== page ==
I never moved as a kid. I never had to leave my house, lose my friends and start all over. I did as an adult. I moved from Chicago to Los Angeles and then again to Arizona, the latter being the most challenging experience of my lifetime. But here I am, arguably in the second half of my life, doing it again. As moving day approached, most days I functioned alright understanding the magnitude of this upcoming geographic shift. But that’s only because I was in complete denial. I hadn’t packed. I refused to say goodbye to anyone. I just went about my busy life as I always did and tried not to focus on the fact that my family was being uprooted.
My kids were excited for the most part, except when they weren’t. Like me, they toggled between hopeful enthusiasm and debilitating fear. On my good days, I thought about making friends, building a strong community and finding professional satisfaction. Other days I thought about ending up a puddle in the corner of a room, unable to pull myself together to even venture outside of our lovely, generic rental home that I won’t be able to customize and color as if it were my next great art project.
Each day I found myself facing some very concrete challenge that threatened the foundation upon which I was cautiously treading. One day, I waited for a charity to come pick up a load of furniture, which included an 8-foot granite mosaic dining room table I had built and a 700-bottle stainless steel wine refrigerator that required no less than six movers to haul into my home. Of course after eight hours of waiting they didn’t show up. When I tried to reschedule, they asked me to please move the items to the curb and assured me they would be in the neighborhood sometime the following Tuesday between the hours of 8 am and 4 pm. “Well,” I thought to myself, “That’s just not going to work.”
I spent a few hours completely panicked, knowing that the house needed to be cleared and in move-in condition for our new tenants by the weekend. Then I started snapping photos of everything in my house that was too big or too old or too fragile to move. I listed everything for free on craigslist. Literally within 30 seconds of posting the items, my phone started ringing and dinging off the hook. Hundreds of people wanted my items, and they were eager and aggressive.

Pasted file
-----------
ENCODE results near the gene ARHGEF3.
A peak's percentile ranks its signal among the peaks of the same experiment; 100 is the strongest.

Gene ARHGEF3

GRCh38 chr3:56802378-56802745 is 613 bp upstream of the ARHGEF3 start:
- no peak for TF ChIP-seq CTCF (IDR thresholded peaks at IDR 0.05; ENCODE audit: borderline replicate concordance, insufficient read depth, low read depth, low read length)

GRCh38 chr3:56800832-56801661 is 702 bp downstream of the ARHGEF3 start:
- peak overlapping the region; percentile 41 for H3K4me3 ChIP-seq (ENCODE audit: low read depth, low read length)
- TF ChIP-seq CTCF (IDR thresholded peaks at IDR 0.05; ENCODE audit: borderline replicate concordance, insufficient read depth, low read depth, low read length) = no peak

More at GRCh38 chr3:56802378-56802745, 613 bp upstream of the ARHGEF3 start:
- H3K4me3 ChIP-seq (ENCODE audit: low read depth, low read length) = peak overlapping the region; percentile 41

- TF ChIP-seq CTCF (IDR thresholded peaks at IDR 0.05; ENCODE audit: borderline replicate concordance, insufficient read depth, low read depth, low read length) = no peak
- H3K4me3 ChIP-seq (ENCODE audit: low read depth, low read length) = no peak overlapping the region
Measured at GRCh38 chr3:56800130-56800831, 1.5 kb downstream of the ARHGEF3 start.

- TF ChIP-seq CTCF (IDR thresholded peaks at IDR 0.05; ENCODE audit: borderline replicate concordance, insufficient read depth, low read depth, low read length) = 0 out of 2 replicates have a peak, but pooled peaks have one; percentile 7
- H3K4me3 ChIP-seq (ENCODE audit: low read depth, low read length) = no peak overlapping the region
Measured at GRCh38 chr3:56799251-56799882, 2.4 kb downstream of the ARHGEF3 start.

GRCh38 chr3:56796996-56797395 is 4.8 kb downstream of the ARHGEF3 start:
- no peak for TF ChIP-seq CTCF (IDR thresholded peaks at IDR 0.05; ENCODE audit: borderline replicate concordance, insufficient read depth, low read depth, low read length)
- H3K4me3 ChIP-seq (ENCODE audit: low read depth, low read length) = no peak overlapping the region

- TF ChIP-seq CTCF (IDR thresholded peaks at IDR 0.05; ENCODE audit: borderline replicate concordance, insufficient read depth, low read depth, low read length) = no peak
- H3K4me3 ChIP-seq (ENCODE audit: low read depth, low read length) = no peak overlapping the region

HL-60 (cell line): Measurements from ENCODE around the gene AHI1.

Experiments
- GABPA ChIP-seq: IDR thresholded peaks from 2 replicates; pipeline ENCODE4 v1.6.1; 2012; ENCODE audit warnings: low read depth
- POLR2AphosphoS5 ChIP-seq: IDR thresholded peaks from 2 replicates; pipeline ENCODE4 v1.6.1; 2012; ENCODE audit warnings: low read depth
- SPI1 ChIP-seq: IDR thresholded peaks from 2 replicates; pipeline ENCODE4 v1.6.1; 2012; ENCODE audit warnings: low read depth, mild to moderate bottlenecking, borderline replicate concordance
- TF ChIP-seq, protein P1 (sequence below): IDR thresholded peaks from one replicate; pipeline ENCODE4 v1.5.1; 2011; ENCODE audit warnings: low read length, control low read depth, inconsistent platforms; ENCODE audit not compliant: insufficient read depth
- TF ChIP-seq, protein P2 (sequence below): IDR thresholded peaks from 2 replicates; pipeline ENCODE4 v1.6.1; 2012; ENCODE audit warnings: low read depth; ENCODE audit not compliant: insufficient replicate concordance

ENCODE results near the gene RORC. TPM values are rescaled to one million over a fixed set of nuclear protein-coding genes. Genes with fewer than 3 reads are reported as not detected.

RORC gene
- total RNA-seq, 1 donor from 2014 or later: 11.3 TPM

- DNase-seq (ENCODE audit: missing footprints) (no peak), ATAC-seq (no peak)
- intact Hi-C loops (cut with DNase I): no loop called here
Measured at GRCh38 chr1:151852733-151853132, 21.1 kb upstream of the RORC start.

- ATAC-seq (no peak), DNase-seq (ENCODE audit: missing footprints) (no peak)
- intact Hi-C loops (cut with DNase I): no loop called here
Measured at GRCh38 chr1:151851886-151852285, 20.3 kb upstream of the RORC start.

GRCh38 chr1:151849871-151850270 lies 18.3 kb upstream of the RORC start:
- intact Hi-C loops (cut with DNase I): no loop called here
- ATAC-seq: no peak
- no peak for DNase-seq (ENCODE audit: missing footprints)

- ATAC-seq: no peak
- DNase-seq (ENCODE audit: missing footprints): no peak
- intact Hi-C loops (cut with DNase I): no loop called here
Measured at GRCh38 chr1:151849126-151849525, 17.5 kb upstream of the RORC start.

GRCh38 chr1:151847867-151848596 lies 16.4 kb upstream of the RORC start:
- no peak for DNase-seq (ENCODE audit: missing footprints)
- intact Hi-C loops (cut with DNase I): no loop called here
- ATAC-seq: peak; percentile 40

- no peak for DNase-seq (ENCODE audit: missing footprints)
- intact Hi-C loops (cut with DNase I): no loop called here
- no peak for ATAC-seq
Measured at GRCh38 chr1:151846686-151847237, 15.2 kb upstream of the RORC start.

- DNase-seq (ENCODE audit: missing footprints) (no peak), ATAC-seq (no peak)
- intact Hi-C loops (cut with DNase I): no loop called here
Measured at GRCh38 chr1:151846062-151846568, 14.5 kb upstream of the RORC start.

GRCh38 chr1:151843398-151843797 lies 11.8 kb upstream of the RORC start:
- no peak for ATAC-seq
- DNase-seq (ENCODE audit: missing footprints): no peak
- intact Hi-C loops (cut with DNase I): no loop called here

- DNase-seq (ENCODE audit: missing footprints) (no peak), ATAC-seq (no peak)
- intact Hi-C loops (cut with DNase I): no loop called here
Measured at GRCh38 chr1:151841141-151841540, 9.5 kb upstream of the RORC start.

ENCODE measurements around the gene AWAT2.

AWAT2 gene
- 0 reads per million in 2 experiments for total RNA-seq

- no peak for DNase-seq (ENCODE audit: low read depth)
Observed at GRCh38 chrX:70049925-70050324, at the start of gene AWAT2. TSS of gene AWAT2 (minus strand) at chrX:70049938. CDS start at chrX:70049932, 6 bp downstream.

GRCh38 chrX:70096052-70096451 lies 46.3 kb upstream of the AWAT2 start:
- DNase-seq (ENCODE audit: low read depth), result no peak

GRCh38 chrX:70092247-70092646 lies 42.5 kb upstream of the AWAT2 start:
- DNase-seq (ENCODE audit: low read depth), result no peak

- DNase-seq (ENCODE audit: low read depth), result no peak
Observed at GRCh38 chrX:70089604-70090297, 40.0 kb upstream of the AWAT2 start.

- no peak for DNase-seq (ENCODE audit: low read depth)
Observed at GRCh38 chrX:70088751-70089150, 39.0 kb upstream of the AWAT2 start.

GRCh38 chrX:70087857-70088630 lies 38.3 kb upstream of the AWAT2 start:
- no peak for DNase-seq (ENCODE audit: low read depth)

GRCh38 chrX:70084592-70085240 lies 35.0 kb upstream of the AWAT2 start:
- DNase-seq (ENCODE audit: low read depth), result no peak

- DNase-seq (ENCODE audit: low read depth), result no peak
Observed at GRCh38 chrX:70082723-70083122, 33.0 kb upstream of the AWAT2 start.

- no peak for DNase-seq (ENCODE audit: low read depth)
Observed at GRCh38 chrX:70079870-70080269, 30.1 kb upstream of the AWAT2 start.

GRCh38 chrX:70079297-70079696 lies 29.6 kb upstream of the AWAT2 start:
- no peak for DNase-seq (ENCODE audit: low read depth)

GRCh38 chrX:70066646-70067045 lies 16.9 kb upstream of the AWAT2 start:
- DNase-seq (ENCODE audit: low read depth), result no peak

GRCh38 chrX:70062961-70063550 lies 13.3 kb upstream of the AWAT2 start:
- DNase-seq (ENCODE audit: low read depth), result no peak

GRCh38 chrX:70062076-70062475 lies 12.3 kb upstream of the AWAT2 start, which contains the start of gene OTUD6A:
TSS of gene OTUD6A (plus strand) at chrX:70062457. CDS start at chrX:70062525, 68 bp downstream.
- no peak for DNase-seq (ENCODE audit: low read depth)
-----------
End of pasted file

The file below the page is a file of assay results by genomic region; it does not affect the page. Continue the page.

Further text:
The texts became increasingly frantic and dramatic. “My parent’s house burnt down.” “This is the most beautiful table I have ever seen.” “I’m a single mother and I cannot live without this love seat.” Each and every voicemail and text indicated that the interested party was en route to my house with a truck and a cadre of muscular movers. I was completely overwhelmed.
I texted my address to the first respondent, who arrived at my door within minutes. I admit I was surprised to see a petite woman, her 14-year-old daughter and an SUV parked at the curb. “Um… I don’t think you’re going to be able to take anything in that,” I said. She surveyed the house and politely asked if she could have everything. She promised to return within two hours with the manpower, equipment and space needed to gently remove all of my colossal items.
I was reluctant to promise the pieces to her. What if she didn’t come back? What if I lost all of the other leads because I trusted a stranger? It seemed like a bad bet to place. But she looked honest and sincere. So I agreed.
I ignored the bombardment of calls and texts that continued non-stop until her return at 8 pm. She and her peeps took everything gently and carefully and graciously thanked me for all of it.
Within 20 minutes my house was cleaned out and a stranger’s family had enough furniture to outfit their own empty abode. I felt good about it, like maybe I had contributed to someone else’s happiness.
A friend shook her head at me when I relayed the story to her. “You do know they’re just going to sell your stuff and make a whole lot of money don’t you?” By her tone I knew I was supposed to feel bad about that. But instead I was thrilled and felt proud of these strangers entrepreneurial assertiveness. “More power to them,” I insisted. “They saw an opportunity and acted on it. Forgive me, but isn’t that part of what built our country and made it great?”
She looked at me as if I had morphed into a female version of Donald Trump. Using the words “country” and any form of “make it great” in the same sentence these days is a risky enterprise. I actually felt embarrassed, like I had confessed to some kind of sick, sinful, capitalistic tendency.
But the truth is, I did admire the moxie of this young family. I appreciated their willingness to come over on a moment’s notice. I was grateful to have my moving load lightened exponentially.
People today worry so much about getting their due. There’s a pervasive belief in society that one person’s financial gain only comes at a deficit to someone else. I see it differently. I no longer needed some stuff. What I did need was someone to empty my house and haul away my belongings. The young family who came to my aid needed furniture or money to help them live better lives. If they keep and enjoy my stuff, that’s a “win-win.” If they sell it to someone else and make money, that creates an even longer chain of benefit, or a “win-win-win” situation. In my book, the more “wins” the better, for all of us.
Debra Rich Gettleman is a mother and blogger. For more of her work, visit unmotherlyinsights.com.